Pretend We're Kissing Interview: Matt Sadowski & Peter Harvey

Dec 19 2017, 9:04 pm

Whistler Film Festival is running December 3rd to 7th and premiering at it this Friday is Pretend We’re Kissing, a delightful indie comedy about looking for love. It is a film that asks us to rethink our ideas about true love and destiny without being cynical about either concept.

The filmmakers behind the project, writer/director Matt Sadowski and independent producer Peter Harvey, have a lot to say about the work and ideas that went into making the movie. Sadowski describes his inspiration as stemming from his own dating experiences.

“There’s multiple inspirations for this. It kind of stems from, I started to write this movie right after I started dating the woman who ended up being my wife. At the very beginning it was a film kind of about dating and relationships, and about when you meet someone who you think you’re in love with who you’re supposed to be with, but they’re actually only the person that you’re supposed to meet before you meet the person who you’re supposed to be with. You use up all your time and energy and emotion and you’re, or at least I was, anxious and neurotic about this relationship thinking ‘oh my god, you’re screwing this up, this is the person’ and then maybe you meet the person you’re supposed to be with after. I happened to. It’s kind of out of the idea that in real life no one ends up with who they really thought they were going to end up with and I wanted to try and reflect that in a more accurate way.”

Sadowski and Harvey had previously planned on making a short film together and, although the timing didn’t work out, it was the start of a creative relationship. Sadowski brought the script for Pretend We’re Kissing to Harvey about a year later and he loved it. Harvey describes things moving very quickly from there. “I read it and right away I kind of fell in love with the material and knew that I wanted to be on board so I approached him to produce it and we went from there. Telefilm came on board shortly after that and we were in production 8 months later making a movie.”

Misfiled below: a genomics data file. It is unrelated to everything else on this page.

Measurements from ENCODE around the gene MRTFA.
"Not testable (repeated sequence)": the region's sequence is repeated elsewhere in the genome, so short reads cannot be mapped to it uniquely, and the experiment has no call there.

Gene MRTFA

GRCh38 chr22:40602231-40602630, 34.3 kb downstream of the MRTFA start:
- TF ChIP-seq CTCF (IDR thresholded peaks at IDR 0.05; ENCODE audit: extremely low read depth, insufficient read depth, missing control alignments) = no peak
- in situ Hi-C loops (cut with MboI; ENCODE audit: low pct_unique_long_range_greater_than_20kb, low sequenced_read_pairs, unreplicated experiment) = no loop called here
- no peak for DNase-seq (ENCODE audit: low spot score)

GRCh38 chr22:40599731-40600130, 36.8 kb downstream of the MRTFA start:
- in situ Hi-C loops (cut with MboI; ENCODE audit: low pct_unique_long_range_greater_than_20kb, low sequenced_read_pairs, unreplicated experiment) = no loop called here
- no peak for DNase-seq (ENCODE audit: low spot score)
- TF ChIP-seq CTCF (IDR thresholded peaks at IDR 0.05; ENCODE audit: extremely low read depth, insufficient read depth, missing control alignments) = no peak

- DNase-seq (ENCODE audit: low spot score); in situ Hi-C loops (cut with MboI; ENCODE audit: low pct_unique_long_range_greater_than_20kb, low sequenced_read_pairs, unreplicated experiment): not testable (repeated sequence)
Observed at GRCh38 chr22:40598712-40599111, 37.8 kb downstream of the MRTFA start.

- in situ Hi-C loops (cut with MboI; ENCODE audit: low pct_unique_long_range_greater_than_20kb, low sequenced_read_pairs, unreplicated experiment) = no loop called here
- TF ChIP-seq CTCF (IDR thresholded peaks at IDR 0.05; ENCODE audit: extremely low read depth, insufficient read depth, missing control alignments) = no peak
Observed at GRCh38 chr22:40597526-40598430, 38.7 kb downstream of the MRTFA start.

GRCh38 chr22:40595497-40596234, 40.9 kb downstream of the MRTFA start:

Our hero in the film is Benny (Dov Tiefenbach), a quirky take on an everyman figure. Sadowski describes his appeal:

“I think that he just really reflects every kind of neurotic thoughts that I think we all have especially when we’re meeting someone new and we’re thinking ‘am I breathing too loud?’, ‘am I chewing my food wrong?’, ‘should I have opened the door, should I have not opened the door?’. That kind of thing. I think because of that he just reflects every kind of anxious moment that we all kind of feel but maybe never articulate.”


Benny is very much in a shell, but his unambitious attitude is challenged both by his oddball roommate Autumn (Zoё Kravitz) and his adventurous love interest Jordan (Tommie-Amber Pirie). Jordan is ready to take the kind of leap that makes Benny nervous, but that doesn’t mean it’s easy sailing for him after he meets her. Sadowski explains his inspiration for Jordan: